By John Hugh DeMastri
The City of Los Angeles utilized less than 6% of emergency housing vouchers provided by the Department of Housing and Urban Development to house the homeless, the Los Angeles Times reported Monday.
Only 196 of the 3,365 emergency housing vouchers used to subsidize housing for homeless people have been leased to applicants, according to the Los Angeles Times. Meanwhile, the death rate amongst homeless people has skyrocketed to five deaths per day in 2022, up nearly threefold from the 1.7 per day in 2014 and up from 3.5 per day in 2019.
Yolanda Robins, a 50-year-old woman who has been homeless for more than 30 years, told the LA Times that the Housing Authority of the City of Los Angeles (HACLA) did not respond to her emails or calls for months after she was approved for a voucher in January 2022.
HACLA disputes Robins’ claims, stating that they assisted her on Feb. 16, answering her questions about a “request for tenancy approval” form, and that a nonprofit filled out a form on her behalf on June 4, according to the LA Times.
Robins claims that the agency never answered her questions, and that she received no assistance until she reached out to the Kingdom Warriors Foundation, the LA Times reported. The Kingdom Warriors Foundation is a non-profit 501(c)(3), that seeks to “rehabilitate our youth’s families by housing, promoting new critical thinking and economic freedom,” according to their website.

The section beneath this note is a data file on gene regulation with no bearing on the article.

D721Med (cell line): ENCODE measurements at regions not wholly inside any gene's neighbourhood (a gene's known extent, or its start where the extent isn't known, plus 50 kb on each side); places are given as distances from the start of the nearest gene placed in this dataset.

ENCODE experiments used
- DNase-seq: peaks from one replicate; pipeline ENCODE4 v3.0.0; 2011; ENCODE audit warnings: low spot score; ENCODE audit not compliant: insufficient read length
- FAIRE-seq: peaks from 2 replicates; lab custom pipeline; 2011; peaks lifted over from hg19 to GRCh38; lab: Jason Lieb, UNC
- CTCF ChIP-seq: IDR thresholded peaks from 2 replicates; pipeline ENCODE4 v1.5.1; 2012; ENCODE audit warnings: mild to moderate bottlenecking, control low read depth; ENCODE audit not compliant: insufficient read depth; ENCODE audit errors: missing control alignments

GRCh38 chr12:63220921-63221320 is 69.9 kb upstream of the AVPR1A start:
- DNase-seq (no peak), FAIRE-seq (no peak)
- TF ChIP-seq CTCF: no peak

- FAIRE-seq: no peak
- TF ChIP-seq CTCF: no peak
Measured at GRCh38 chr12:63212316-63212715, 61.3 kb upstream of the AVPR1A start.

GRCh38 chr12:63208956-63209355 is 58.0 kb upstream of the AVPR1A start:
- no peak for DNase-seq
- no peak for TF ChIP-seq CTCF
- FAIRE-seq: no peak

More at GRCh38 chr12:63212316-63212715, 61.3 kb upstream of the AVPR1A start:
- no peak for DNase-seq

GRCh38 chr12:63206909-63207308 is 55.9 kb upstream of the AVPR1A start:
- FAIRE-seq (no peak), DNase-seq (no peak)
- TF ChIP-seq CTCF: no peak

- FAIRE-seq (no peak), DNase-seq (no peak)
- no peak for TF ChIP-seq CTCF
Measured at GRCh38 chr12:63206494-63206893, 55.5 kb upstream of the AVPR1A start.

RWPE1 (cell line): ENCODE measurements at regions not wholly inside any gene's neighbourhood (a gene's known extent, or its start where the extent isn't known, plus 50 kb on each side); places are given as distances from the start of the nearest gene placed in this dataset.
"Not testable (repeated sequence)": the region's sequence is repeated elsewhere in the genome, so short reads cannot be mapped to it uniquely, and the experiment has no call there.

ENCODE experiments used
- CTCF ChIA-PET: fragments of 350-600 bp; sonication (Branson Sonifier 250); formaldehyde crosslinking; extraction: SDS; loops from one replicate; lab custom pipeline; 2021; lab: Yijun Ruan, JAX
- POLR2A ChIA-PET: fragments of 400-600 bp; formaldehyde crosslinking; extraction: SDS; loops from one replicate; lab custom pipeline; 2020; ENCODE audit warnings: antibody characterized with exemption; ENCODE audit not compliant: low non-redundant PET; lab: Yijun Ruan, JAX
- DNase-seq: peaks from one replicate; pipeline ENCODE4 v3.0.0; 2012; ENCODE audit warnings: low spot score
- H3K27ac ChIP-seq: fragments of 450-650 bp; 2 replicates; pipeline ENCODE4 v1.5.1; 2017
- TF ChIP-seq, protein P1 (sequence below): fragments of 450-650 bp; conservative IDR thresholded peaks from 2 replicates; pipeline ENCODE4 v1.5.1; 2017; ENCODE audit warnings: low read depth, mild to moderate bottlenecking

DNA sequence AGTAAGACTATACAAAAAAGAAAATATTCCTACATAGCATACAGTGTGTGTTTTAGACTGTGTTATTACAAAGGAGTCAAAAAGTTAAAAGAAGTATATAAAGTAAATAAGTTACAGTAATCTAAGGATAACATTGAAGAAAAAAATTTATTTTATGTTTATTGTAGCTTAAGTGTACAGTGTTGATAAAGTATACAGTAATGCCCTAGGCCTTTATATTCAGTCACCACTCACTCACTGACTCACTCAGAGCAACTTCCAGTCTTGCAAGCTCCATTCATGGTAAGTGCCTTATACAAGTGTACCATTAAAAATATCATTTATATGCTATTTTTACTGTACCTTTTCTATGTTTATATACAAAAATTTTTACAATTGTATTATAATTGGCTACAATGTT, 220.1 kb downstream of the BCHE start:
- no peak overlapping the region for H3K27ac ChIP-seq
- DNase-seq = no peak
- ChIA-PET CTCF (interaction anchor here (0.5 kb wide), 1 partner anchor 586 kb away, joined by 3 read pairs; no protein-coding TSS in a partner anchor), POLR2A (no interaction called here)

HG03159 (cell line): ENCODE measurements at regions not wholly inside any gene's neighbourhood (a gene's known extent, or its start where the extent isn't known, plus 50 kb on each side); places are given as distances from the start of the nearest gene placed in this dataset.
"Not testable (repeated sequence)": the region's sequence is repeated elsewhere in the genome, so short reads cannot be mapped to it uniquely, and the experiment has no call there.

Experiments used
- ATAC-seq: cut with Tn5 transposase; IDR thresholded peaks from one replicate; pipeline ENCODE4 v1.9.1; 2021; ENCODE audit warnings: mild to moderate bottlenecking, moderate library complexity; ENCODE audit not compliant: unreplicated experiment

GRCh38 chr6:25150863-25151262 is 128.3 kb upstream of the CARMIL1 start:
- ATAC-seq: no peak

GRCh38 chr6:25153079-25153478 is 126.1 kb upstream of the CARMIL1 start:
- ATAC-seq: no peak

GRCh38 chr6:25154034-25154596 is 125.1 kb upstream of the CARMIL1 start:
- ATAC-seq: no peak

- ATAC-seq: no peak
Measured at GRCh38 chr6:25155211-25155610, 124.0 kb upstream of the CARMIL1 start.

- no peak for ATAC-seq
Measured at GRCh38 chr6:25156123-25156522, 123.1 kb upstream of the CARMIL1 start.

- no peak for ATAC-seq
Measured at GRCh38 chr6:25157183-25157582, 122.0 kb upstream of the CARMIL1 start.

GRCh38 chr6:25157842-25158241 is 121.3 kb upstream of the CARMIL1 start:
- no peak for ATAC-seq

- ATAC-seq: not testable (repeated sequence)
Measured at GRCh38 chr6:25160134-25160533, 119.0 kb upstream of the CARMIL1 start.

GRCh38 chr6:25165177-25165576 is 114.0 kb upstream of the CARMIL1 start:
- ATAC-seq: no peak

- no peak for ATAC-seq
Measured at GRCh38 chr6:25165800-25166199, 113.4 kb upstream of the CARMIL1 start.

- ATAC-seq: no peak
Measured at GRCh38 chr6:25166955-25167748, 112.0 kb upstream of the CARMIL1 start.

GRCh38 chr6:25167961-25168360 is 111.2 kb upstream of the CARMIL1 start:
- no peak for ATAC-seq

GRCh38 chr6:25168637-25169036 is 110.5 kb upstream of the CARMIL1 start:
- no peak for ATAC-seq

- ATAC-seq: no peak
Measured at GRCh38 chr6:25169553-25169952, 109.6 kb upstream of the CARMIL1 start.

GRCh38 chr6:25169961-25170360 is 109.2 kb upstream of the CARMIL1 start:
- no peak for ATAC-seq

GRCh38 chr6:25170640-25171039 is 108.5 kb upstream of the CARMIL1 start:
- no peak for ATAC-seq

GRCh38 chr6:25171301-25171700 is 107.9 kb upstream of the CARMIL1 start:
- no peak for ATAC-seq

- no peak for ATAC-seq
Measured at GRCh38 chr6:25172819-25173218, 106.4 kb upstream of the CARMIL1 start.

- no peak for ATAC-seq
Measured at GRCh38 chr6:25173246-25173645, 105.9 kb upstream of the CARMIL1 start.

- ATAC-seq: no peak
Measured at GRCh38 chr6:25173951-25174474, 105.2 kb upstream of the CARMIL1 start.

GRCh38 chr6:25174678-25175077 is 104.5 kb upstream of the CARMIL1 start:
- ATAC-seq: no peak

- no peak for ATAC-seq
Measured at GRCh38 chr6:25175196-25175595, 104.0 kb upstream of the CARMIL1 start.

Jahmean Magpantay, the leasing agent at the building where Robins applied to live, has had similar situations with other applicants, according to the LA Times. She and a homeless man she’s been assisting “haven’t received any response, and he replied in March,” she told the outlet.
The vouchers represent almost $80 million in housing subsidies, according to the LA Times.
Homeless people in LA are at significant risk of violence. Homeless people were the victims in 90 of 397 (22.6%) homicides in 2021, according to the Associated Press. In 27 (7.3%) of the killings, homeless people were both the perpetrator and victim.
Jose Luis Camargo, who lives in a tent under a freeway ramp, keeps a pump action air-rifle for rats, and a pair of machetes for human assailants, according to the LA Times.
“People say, ‘Joe, you’re an angry old man.’,” he told the outlet, “And I say, ‘Look at where I’m at. You’d be angry, too.’”